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What Are The Disadvantages of Mulching?

When you want to keep your flower beds tidy it’s understandable that mulching might seem like a good idea. However, mulching may not always be your best option.

The main disadvantages of mulching is that it can create a hiding place for harmful insects, and when applied too thickly can suffocate your plants by overheating the soil and starving them of light and water.

So in this article we’ll look at when it can be a disadvantage to mulch – despite it being recommended as a magic solution by many gardening sites.

What Is Mulching?

Mulch is basically any material that’s put on top of the soil in your growing beds to suppress weeds. There are two types of mulch – organic and synthetic.

When used properly, mulching also has the effect of moisturising the soil and keeping it cool, whilst also introducing nutrients in the case of rotting organic mulches.

A good mulch can stop frost damaging plants, and can also help to regulate drainage in your flower beds and vegetable patches.

Mulching also helps your beds to look great too – so they appear neat, tidy and well kept. This is as important to many people as the pros and cons mulches have for plants.

However, not all plants respond well to mulching, especially perennials that prefer a rocky style of soil such as lavender or lamb’s ears. Plants such as these can be completely suffocated by organic leaf or wood chip mulches, as they interfere with the process of photosynthesis.

So it pays to do some research into the types of plants you’re going to be mulching around – to se if they respond well to it.

Types of Mulching

As mentioned, there are two main types of mulches – organic and synthetic. While both have some advantages if not applied too thickly, they also have some disadvantages too. Here are the two types broken down:

Organic Mulches

If used at the correct depth for the types of plants you have, organic mulches are really the only option if you want to protect your plants. Here are some of the best:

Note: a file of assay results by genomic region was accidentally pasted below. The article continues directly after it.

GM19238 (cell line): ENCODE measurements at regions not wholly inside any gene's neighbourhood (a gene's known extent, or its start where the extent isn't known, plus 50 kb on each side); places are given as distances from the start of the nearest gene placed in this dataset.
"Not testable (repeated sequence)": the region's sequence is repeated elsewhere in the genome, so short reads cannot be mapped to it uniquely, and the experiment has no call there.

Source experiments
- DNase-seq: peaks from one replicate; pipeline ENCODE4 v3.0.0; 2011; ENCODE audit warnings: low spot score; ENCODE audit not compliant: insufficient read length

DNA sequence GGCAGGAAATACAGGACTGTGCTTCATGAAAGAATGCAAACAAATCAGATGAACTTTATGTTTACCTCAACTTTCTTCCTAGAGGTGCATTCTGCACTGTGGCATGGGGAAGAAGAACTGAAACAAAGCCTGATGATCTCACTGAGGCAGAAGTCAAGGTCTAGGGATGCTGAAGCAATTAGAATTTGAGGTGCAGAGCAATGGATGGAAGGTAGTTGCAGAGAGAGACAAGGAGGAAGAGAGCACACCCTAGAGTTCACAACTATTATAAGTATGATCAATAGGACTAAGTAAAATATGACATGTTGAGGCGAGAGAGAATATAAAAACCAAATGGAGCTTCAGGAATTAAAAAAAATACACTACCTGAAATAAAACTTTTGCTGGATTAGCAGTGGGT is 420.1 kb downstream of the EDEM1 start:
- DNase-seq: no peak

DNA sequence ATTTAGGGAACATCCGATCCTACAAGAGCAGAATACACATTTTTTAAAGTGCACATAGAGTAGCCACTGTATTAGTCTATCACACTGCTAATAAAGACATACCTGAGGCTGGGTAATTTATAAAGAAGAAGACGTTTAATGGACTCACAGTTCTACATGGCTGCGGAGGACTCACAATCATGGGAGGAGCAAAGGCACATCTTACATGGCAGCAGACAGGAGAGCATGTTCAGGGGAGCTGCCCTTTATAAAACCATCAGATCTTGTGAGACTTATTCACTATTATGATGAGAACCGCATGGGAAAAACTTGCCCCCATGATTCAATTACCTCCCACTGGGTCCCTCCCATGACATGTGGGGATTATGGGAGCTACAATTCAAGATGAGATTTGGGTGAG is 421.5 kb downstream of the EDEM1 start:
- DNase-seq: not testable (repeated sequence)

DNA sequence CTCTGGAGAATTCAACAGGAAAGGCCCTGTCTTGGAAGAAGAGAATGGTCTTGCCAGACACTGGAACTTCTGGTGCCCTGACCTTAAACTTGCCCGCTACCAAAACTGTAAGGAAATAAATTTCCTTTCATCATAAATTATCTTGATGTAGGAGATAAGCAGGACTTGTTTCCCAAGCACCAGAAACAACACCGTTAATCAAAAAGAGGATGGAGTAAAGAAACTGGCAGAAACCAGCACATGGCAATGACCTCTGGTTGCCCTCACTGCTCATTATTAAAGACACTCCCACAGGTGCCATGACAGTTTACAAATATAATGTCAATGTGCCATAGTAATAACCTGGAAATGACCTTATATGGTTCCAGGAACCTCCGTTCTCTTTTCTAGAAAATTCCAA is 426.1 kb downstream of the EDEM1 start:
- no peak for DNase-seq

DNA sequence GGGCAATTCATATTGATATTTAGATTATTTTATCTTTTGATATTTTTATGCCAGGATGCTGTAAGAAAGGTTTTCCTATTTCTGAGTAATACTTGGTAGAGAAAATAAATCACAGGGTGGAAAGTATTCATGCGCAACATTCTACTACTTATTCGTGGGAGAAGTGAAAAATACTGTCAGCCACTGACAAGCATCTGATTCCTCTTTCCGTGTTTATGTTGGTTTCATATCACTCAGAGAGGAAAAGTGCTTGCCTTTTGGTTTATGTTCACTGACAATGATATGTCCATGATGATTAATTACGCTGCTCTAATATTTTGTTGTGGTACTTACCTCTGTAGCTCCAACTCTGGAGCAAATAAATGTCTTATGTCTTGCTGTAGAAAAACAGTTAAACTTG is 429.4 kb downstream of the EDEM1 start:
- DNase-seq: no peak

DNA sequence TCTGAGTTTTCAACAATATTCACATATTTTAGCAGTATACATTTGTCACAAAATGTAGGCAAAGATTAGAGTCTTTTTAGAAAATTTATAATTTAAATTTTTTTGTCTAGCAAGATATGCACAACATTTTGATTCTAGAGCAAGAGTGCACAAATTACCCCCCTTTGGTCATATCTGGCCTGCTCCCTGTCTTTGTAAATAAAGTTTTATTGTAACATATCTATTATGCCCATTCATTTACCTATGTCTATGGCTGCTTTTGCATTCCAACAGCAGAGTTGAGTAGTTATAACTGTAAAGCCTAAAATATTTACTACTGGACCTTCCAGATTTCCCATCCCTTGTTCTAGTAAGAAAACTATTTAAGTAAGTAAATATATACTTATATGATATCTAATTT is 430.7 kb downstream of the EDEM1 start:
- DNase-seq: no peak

• Bark – pretty much the industry standard – it can be shredded, chipped, or chunked. Pine, cedar and cypress are all common, and are produced in massive quantities as by-products of forestry and paper manufacture.
  • Leaves – naturally occurring and abundant in the fall, they can add phosphorus, carbon and potassium into the soil. Can suffocate plants if used incorrectly. 
  • Grass cuttings – another freely available mulch, but is often applied far to thickly to provide any benefits. Only 2-4 inches maximum should be used.
  • Pine needles – create a fine carpet of needles over the soil, but can introduce too much acidity into the earth as they decompose.
  • Organic wood chips – chips of wood and sawdust that haven’t been treated can be a good mulch. However, you can only really tell if they’ve had any kind of wood treatment if they start to smell sour when rotting. This means they’ll release high levels of acidity into the soil and could kill plants.
  • Straw – abundant and relatively inexpensive, straw is a decent mulch but it can become black and messy looking as it decomposes. 
  • Newspaper – put through the shredder this can be a free and easy mulching solution. However, do you really want all that harmful ink seeping into your plant roots as it rots? 
  • Cocoa shells – these look and smell nice, and will introduce potash, nitrogen and phosphates into the soil. Can be an expensive option though.

Synthetic Mulches

Mulches that use synthetic materials are really quite brutal for the soil, as they completely suffocate growth. This is great for weeds, but not so good if you accidentally suppress the development of your flowers or vegetables. Some of these synthetic options include:

  • Gravel & stone chips – a decent option for mediterranean style gardens with the plants to match, but can be a nightmare to remove from the soil afterwards. As the sun bakes down on gravel it can cause the soil underneath to overheat too.
  • Dyed wood mulch – growing in popularity, these wood chip mulches are artificially dyed in attractive colors to make your garden look more appealing. However, the chemicals used to make these dyes can seep down into the soil and harm your plant roots. So there are expensive and not a good idea.
  • Black plastic – frequently used around trees, plastic sheeting does completely suppress weeds, but it does also make the soil extremely hot and dry – and can end up killing plant roots and important soil microbes. Even if you cut holes in it, black plastic can totally starve the soil of moisture.